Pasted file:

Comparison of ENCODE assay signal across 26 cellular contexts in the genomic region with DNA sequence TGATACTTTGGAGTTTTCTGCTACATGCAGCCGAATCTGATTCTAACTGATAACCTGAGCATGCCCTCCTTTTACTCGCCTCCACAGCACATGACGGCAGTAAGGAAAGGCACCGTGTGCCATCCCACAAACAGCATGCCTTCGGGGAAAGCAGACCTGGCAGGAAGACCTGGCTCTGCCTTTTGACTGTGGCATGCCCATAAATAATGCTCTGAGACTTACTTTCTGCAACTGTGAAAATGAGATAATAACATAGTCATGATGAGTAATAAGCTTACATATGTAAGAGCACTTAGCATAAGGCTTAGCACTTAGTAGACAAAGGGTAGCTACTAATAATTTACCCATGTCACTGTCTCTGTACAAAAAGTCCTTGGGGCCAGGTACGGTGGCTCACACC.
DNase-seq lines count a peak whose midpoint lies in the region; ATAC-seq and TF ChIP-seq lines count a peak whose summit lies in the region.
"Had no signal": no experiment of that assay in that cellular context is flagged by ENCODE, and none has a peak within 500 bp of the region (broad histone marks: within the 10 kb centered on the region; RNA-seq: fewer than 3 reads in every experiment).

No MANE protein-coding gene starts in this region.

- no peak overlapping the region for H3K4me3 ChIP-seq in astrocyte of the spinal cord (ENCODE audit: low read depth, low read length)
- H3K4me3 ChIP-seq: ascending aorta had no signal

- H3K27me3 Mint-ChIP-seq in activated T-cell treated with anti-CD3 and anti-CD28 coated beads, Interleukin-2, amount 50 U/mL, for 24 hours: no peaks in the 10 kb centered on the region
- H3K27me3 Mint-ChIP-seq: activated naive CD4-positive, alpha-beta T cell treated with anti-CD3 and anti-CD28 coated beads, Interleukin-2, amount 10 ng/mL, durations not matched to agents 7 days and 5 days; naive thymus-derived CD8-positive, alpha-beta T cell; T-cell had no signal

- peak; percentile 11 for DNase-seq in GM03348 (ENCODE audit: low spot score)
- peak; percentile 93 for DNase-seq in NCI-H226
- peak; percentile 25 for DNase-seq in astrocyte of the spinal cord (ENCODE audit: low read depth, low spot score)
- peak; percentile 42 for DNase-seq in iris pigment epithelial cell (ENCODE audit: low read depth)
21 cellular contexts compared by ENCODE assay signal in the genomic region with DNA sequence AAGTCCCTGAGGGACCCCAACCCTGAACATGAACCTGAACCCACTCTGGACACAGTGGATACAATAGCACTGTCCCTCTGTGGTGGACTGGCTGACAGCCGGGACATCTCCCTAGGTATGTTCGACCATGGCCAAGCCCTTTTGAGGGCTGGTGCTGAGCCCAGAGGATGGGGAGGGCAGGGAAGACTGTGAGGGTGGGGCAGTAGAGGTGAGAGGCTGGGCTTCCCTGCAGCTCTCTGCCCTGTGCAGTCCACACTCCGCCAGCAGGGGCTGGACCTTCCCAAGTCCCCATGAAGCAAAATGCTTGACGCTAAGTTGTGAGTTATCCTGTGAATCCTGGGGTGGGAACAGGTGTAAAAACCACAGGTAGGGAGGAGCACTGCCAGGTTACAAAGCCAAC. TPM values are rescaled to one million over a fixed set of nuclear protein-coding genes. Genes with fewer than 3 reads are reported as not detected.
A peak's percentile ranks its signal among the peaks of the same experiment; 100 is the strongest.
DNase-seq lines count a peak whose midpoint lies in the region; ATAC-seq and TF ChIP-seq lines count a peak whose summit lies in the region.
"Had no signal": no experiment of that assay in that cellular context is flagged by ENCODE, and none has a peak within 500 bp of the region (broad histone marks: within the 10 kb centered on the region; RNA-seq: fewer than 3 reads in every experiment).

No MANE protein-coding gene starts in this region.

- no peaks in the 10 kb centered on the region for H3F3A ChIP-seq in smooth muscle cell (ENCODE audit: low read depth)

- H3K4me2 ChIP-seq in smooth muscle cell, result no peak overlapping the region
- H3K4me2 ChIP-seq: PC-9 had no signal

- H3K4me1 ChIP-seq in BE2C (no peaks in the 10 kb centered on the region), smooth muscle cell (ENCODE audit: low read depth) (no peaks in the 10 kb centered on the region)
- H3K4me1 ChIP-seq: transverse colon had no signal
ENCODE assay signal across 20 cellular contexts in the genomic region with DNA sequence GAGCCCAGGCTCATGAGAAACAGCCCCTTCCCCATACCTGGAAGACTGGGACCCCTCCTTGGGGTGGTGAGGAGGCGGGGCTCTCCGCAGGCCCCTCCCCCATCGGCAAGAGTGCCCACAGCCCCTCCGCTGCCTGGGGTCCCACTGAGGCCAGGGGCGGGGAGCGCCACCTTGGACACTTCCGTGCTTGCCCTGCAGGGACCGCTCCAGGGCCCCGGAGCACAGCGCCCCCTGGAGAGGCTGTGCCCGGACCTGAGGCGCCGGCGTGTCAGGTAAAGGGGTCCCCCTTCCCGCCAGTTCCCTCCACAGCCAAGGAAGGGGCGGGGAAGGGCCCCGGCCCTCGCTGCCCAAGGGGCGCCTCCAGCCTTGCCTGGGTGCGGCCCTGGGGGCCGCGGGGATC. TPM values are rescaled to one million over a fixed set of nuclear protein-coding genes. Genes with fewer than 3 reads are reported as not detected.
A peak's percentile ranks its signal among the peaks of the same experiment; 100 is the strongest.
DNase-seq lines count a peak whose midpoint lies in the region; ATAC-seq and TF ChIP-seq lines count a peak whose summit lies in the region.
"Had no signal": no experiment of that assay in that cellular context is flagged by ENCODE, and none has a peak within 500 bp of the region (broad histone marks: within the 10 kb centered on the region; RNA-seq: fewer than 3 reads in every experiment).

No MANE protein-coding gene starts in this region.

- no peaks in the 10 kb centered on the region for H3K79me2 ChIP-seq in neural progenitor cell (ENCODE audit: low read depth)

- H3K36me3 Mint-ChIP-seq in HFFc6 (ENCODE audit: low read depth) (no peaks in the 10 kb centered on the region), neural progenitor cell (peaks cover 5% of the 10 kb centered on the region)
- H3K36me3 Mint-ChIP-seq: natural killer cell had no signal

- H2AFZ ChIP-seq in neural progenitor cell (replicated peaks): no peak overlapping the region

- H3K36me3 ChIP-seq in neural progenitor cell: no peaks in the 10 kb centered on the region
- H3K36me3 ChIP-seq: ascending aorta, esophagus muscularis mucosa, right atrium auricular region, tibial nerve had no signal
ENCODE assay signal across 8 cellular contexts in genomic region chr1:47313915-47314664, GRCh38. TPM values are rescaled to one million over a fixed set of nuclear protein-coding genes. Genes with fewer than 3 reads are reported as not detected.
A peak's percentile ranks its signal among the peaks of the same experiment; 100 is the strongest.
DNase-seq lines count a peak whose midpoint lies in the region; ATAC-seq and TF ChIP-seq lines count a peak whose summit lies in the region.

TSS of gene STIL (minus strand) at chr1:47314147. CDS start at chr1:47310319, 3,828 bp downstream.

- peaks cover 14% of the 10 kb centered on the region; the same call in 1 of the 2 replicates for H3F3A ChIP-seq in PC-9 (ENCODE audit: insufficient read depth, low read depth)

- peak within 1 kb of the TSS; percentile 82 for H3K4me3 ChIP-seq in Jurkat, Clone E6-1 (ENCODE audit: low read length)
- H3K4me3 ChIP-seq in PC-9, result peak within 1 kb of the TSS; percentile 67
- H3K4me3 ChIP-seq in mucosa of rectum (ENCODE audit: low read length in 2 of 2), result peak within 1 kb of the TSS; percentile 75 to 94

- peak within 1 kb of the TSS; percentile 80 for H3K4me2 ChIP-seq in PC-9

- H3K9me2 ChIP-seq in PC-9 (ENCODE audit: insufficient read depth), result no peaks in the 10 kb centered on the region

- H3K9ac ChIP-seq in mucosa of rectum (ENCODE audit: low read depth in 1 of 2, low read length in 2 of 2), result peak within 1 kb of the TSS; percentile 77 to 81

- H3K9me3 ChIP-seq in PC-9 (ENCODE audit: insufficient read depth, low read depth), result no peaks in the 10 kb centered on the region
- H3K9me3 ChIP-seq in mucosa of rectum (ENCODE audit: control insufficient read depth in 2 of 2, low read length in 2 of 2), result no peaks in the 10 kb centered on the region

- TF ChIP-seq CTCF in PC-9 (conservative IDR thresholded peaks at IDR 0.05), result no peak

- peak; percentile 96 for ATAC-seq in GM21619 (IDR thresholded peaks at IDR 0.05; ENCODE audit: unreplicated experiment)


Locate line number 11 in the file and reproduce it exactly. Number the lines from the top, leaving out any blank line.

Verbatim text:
- peak; percentile 25 for DNase-seq in astrocyte of the spinal cord (ENCODE audit: low read depth, low spot score)